The results are somewhat surprising. Among organizations that regularly evaluate strategic or preferred suppliers, there are similar costs to assessing supply chain disruption risk regardless of the supplier type and frequency of evaluation. The largest group of organizations conducting assessments every six, 12, and 24 months spend $50,000 to $250,000 annually to assess supply chain risk.
This is especially interesting given that organizations conducting more frequent supplier risk assessments (every six or 12 months) also indicated on APQC’s survey that they conduct more in-depth assessments that review suppliers’ compliance with local labor laws, safety procedures, financial health, and process quality. For both groups of suppliers, most organizations conducting assessments sporadically spent less to assess supply chain risk: $1 to $50,000 annually.
Several factors could contribute to the similar costs among organizations conducting regular assessments of these two groups of suppliers. Those conducting assessments most frequently (every six months) may spend the same amount to assess supply chain risk as organizations conducting supplier assessments every two years because they have less sophisticated technologies associated with their formal assessments.
These organizations may also have suppliers located closer to their operations, which could result in lower travel expenses. Finally, it may be that because these organizations conduct their assessments more frequently, they have found ways to streamline their processes so that assessments cost less. Regardless of the reason, the survey results indicate that there is room for organizations conducting less frequent supplier assessments to improve so that they can reduce the cost spent on supply chain risk evaluation.
Balance the Need for Assessment with Efficiency
APQC’s recent survey on supply chain disruption risk indicates that the leaders of many organizations are concerned about how supply chain disruptions can impact their businesses, but that there is room for organizations to improve their strategies and processes for mitigating risk. Nearly half of the organizations participating in APQC’s survey conduct risk evaluations for their supply chains on an infrequent basis, if at all.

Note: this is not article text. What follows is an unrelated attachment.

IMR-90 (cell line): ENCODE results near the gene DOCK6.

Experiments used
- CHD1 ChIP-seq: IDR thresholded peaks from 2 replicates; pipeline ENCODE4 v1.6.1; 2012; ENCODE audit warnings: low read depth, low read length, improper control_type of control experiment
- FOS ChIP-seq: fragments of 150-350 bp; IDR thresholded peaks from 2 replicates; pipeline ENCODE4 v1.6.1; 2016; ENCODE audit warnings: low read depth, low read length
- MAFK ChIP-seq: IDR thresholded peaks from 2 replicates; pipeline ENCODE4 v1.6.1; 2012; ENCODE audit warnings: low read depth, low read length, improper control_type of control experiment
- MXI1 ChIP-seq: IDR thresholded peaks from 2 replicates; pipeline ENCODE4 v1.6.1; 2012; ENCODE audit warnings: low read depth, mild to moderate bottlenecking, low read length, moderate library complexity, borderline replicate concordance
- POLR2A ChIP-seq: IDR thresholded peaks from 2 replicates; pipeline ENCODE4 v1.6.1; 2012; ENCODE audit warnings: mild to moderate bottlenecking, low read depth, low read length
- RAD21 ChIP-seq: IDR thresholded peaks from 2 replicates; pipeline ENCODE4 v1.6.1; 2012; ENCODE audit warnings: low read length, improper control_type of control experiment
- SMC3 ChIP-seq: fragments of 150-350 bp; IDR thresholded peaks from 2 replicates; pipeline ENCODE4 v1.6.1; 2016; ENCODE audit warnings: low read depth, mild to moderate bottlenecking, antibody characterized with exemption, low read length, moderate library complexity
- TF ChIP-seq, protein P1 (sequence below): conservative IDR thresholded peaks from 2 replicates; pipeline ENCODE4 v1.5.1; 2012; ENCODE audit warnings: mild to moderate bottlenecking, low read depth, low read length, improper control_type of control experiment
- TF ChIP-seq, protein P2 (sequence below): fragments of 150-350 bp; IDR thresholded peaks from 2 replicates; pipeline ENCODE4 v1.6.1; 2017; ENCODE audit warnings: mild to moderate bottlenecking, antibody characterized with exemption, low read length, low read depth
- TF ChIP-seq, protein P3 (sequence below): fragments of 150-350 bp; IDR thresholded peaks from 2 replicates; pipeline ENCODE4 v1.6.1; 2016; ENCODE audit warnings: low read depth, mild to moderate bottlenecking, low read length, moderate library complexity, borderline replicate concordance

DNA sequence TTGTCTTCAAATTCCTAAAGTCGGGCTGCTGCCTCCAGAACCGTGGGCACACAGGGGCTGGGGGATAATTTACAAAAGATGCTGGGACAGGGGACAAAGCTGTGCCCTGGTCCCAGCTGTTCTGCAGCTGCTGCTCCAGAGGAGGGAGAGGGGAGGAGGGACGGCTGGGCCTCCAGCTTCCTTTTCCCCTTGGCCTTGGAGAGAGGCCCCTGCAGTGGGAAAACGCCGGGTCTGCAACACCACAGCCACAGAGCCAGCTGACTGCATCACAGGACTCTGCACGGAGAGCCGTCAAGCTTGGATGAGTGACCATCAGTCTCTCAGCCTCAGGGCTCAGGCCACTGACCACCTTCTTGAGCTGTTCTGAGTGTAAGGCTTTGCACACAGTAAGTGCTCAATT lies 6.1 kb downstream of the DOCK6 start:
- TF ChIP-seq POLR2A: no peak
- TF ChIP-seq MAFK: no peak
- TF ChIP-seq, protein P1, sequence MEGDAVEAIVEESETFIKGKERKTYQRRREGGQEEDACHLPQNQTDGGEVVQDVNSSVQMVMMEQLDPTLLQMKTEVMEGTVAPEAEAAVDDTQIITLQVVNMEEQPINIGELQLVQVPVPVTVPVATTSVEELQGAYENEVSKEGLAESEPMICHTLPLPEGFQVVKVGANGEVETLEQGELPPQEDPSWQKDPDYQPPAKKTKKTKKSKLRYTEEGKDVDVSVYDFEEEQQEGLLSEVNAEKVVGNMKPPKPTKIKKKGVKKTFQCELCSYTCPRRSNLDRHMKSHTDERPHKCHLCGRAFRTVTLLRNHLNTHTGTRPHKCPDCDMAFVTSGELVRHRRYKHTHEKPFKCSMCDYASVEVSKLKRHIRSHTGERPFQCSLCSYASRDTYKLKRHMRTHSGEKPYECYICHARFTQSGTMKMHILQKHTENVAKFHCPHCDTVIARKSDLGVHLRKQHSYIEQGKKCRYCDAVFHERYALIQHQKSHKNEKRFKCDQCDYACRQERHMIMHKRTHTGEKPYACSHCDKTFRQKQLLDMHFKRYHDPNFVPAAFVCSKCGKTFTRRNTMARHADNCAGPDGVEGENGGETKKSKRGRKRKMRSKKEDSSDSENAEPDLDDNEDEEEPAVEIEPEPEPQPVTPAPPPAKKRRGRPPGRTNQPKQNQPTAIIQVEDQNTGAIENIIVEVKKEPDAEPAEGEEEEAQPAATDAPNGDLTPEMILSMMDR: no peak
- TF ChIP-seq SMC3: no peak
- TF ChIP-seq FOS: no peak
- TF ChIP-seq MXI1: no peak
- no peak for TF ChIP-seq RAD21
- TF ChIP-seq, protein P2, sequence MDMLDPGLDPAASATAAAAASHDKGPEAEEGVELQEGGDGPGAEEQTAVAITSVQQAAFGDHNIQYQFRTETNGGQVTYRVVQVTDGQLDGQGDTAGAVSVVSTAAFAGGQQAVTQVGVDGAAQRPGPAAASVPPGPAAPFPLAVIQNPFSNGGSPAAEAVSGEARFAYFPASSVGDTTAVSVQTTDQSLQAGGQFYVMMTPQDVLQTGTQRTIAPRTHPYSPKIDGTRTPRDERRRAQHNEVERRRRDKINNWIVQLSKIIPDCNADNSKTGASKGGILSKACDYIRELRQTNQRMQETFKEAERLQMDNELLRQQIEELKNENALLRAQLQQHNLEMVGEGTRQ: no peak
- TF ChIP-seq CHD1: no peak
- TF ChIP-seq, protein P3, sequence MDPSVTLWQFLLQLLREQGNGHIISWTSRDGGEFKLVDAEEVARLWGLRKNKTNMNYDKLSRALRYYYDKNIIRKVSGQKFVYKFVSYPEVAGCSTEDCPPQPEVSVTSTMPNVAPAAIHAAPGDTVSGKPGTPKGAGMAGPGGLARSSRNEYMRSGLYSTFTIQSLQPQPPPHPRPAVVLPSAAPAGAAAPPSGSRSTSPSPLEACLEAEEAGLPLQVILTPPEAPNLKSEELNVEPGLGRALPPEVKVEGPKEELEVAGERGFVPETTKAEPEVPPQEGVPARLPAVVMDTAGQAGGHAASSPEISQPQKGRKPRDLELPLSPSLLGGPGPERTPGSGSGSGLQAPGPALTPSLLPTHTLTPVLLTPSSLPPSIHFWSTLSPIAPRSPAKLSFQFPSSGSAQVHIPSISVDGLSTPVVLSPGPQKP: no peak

Although many of the responding organizations have processes in place to conduct formal risk assessments of suppliers that are strategic to the business, over 30 percent conduct assessments sporadically (or never). Among organizations that conduct regular, formal assessments of strategic and preferred suppliers, there is room to improve the amount that they spend on assessing individual supplier risk.
Creating and maintaining an effective supply chain disruption risk detection and mitigation strategy requires an investment. However, there are steps that organizations can take to ensure that the amount of time and expense invested in risk assessments can provide the largest return. APQC recommends that organizations secure appropriate resources for risk identification and mitigation efforts. If needed, organizations should seek outside assistance to complete tasks that cannot be taken on by internal staff.
APQC also stresses the importance of identifying all of the potential risks and assessing the impact of the risks on business continuity. This involves not only a close examination of the organization’s weak points, but also sources of potential disruption for key suppliers and, if possible, the suppliers’ suppliers.
Gaining insight into multiple tiers of the supply chain involves establishing close relationships with key suppliers that are built on the promise of mutual benefit. If a supplier knows that by collaborating with a customer it is ensuring continued or increased business as well as gaining an opportunity to improve its own risk strategy, it may be more willing to share in the risk planning process.
APQC also stresses the importance of having a recovery plan in place for when a disruption does occur. This allows the organization to take immediate action, and can lead the organization to quickly find alternative sources of materials or make other changes within its supply chain if necessary.
Once an organization has risk identification and mitigation processes in place, it can take steps to improve efficiency. However, this will not completely eliminate the costs associated with these processes. Managing the risk of supply chain disruption does take an investment of resources and funds.
Organizations should consider how the costs of managing risk balance out with potential lost revenue and damage to reputation that can result from a disruption to operations caused by a natural disaster or political instability in key supplier regions. To be a global business, supply chain risk management is a necessity. The key is to determine how to do it efficiently and effectively.
About APQC: A member-based nonprofit founded in 1977, APQC is the leading resource for performance analytics, best practices, process improvement, and knowledge management. For more information, visit www.apqc.org or call 713-681-4020.